“Swedish alcohol policy stands firm,” Public Health Minister Maria Larsson said in a statement.
According to Larsson, a ruling by the EU court in November stating that goods imported to Sweden are to be taxed according to Swedish regulations was of greater importance in maintaining the country’s restrictive alcohol policy.
“As taxes are just as high when making purchases over the internet the interest (in importing privately) will be moderate,” Larsson said.
Finance Minister Anders Borg said the government would work hard to ensure that the state receives taxes for privately imported alcohol and that state tax revenues were not changed.
“We will do everything in our power to protect the alcohol policy and the tax rates,” he added.
Enterprise Minister Maud Olofsson echoed these sentiments.
“We have a restrictive alcohol policy and we have chosen Systembolaget as our distributor. And we will defend that,” she told news agency TT.
Sven Andreasson from the Swedish National Institute of Public Health was disappointed by the verdict.
“It’s a blow for public health,” he said.
Similar public health concerns could also be heard from the opposition benches, with Left Party leader Lars Ohly urging Sweden to exercise “civil disobedience” against the EU ruling.
According to Ohly, a reduction in prices would contribute to increased alcohol consumption.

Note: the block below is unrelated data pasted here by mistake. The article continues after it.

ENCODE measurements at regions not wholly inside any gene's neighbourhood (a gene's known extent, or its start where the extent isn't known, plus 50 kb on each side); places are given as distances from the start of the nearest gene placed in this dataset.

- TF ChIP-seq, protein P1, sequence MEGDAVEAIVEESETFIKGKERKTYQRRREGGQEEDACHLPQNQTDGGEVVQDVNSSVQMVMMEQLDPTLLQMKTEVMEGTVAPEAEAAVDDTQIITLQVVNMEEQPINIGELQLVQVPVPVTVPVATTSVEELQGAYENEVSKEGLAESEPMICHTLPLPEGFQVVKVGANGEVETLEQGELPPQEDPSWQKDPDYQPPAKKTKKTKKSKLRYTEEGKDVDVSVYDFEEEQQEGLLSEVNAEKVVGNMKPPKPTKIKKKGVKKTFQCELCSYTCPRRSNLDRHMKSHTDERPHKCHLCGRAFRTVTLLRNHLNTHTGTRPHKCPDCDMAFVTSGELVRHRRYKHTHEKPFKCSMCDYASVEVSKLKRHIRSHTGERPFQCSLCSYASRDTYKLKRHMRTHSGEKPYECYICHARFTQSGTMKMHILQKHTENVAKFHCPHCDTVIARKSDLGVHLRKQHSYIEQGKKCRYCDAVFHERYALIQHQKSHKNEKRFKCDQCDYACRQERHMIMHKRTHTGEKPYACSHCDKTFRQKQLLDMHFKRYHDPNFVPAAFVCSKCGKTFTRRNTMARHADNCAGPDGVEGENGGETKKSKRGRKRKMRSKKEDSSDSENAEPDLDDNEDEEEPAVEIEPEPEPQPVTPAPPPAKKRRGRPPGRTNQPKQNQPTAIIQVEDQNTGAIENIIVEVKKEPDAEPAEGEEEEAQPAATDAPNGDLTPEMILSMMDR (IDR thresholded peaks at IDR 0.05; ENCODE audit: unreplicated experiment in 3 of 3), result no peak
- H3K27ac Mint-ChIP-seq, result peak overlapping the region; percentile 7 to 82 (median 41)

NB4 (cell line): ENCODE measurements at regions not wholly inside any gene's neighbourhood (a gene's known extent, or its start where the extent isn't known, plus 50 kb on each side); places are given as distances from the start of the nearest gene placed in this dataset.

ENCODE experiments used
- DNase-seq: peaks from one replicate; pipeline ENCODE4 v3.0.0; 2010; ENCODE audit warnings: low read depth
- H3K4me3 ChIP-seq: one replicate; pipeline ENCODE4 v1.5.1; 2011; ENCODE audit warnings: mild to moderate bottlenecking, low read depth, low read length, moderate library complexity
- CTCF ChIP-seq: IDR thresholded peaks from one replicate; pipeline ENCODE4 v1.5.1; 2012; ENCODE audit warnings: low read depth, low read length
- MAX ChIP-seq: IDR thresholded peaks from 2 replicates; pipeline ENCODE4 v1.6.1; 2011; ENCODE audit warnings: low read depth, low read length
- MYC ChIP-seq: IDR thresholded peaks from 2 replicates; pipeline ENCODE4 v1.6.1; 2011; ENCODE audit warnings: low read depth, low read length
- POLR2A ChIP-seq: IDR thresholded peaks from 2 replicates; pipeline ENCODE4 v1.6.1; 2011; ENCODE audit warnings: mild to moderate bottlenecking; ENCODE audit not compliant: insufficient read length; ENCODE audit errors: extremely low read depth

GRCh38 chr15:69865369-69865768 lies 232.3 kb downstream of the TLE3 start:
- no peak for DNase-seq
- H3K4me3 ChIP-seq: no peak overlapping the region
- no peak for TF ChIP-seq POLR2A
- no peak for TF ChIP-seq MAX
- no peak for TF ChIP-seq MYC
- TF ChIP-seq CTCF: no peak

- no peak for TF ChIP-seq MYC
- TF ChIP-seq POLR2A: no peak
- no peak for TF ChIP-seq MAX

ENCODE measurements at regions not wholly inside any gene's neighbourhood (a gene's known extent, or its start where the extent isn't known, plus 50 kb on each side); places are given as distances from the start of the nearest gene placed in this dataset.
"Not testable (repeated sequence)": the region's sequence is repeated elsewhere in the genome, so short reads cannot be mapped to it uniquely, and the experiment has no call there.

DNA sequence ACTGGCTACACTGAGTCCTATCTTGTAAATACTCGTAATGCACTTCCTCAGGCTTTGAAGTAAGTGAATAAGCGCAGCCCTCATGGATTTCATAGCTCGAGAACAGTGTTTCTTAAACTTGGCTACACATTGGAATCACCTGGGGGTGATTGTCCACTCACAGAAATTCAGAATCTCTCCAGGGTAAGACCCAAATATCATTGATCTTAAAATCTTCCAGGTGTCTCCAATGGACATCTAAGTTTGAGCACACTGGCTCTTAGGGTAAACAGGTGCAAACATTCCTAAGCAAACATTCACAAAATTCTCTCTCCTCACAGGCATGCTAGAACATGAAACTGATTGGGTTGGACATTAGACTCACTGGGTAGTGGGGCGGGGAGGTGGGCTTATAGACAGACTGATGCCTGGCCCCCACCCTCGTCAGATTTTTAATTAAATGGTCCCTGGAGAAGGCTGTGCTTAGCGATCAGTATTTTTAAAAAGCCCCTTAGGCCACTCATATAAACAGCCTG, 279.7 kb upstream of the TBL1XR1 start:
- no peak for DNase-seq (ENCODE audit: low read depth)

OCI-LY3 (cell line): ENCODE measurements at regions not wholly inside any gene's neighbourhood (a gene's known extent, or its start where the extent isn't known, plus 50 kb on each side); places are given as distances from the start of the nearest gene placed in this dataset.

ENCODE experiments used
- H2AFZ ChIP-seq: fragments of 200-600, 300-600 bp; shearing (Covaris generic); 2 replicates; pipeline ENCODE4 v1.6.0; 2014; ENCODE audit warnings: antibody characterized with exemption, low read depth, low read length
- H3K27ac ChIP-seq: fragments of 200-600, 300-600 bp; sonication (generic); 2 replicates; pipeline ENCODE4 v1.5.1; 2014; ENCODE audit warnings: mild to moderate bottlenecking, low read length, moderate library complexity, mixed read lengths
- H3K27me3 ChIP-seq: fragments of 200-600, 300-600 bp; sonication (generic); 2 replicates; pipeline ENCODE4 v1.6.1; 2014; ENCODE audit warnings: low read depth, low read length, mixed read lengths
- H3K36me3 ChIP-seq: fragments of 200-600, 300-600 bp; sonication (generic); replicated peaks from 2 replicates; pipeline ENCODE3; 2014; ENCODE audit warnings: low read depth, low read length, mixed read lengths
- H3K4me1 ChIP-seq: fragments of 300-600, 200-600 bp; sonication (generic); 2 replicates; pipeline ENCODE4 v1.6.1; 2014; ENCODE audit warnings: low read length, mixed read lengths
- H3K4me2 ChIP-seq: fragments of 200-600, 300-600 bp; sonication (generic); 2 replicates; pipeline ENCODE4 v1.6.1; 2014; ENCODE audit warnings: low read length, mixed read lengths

“And that will lead to increased criminality, drunk driving and more children growing up close to alcohol addiction,” he said.
The case concerned Klas Rosengren and other Swedish nationals, who ordered cases of Spanish wine through a Danish website.
The wine was confiscated by customs and criminal proceedings were brought.
Rosengren, who found himself back in the centre of attention on Tuesday, welcomed the court’s decision.
“It was very much correct of course, from my point of view. But I hadn’t been expecting it,” he told TT.
Many people who are interested in ordering alcohol on the internet fear that the impact of Swedish taxes will wipe out the price benefits. Last year the EU ruled that people can only avoid paying alcohol tax in their home countries if they transport the alcohol themselves.
But Kari Sjöblom from family-run import company Vinboden is keen to allay such fears.
“Prices in Germany are so low that it will still be cheaper when the Swedish tax is added,” said Sjöblom.